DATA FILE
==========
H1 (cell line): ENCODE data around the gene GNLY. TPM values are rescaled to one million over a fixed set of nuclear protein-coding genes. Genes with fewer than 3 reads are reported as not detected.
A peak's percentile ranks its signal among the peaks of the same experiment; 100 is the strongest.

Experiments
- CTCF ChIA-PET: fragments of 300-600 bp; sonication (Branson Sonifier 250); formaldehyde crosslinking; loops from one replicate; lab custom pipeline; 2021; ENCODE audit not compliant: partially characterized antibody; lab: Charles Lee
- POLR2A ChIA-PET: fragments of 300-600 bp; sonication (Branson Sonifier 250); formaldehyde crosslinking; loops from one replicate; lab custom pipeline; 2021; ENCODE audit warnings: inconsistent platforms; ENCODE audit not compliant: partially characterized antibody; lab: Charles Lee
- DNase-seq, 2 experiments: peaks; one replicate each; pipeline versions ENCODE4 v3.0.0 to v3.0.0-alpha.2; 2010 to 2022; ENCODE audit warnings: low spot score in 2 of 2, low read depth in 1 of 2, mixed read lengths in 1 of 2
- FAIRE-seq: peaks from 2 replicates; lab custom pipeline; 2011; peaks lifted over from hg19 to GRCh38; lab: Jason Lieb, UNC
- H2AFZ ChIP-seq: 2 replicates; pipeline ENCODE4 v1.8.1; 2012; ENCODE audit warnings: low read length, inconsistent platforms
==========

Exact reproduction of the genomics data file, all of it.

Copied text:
H1 (cell line): ENCODE data around the gene GNLY. TPM values are rescaled to one million over a fixed set of nuclear protein-coding genes. Genes with fewer than 3 reads are reported as not detected.
A peak's percentile ranks its signal among the peaks of the same experiment; 100 is the strongest.

Experiments
- CTCF ChIA-PET: fragments of 300-600 bp; sonication (Branson Sonifier 250); formaldehyde crosslinking; loops from one replicate; lab custom pipeline; 2021; ENCODE audit not compliant: partially characterized antibody; lab: Charles Lee
- POLR2A ChIA-PET: fragments of 300-600 bp; sonication (Branson Sonifier 250); formaldehyde crosslinking; loops from one replicate; lab custom pipeline; 2021; ENCODE audit warnings: inconsistent platforms; ENCODE audit not compliant: partially characterized antibody; lab: Charles Lee
- DNase-seq, 2 experiments: peaks; one replicate each; pipeline versions ENCODE4 v3.0.0 to v3.0.0-alpha.2; 2010 to 2022; ENCODE audit warnings: low spot score in 2 of 2, low read depth in 1 of 2, mixed read lengths in 1 of 2
- FAIRE-seq: peaks from 2 replicates; lab custom pipeline; 2011; peaks lifted over from hg19 to GRCh38; lab: Jason Lieb, UNC
- H2AFZ ChIP-seq: 2 replicates; pipeline ENCODE4 v1.8.1; 2012; ENCODE audit warnings: low read length, inconsistent platforms